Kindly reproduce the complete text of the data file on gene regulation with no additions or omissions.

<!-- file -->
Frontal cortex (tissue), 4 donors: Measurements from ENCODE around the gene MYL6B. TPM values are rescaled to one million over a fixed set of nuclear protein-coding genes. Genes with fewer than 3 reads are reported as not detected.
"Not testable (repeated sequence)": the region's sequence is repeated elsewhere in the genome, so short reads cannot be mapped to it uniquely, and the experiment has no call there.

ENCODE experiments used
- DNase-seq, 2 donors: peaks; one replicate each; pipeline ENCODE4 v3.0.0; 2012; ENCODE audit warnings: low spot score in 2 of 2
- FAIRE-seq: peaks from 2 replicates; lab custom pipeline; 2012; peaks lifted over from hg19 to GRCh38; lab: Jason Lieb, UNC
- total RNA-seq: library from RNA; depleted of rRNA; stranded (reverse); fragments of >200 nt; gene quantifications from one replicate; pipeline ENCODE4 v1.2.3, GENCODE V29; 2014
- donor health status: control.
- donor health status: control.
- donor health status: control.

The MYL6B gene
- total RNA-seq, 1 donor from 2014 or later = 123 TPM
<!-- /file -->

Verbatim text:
Frontal cortex (tissue), 4 donors: Measurements from ENCODE around the gene MYL6B. TPM values are rescaled to one million over a fixed set of nuclear protein-coding genes. Genes with fewer than 3 reads are reported as not detected.
"Not testable (repeated sequence)": the region's sequence is repeated elsewhere in the genome, so short reads cannot be mapped to it uniquely, and the experiment has no call there.

ENCODE experiments used
- DNase-seq, 2 donors: peaks; one replicate each; pipeline ENCODE4 v3.0.0; 2012; ENCODE audit warnings: low spot score in 2 of 2
- FAIRE-seq: peaks from 2 replicates; lab custom pipeline; 2012; peaks lifted over from hg19 to GRCh38; lab: Jason Lieb, UNC
- total RNA-seq: library from RNA; depleted of rRNA; stranded (reverse); fragments of >200 nt; gene quantifications from one replicate; pipeline ENCODE4 v1.2.3, GENCODE V29; 2014
- donor health status: control.
- donor health status: control.
- donor health status: control.

The MYL6B gene
- total RNA-seq, 1 donor from 2014 or later = 123 TPM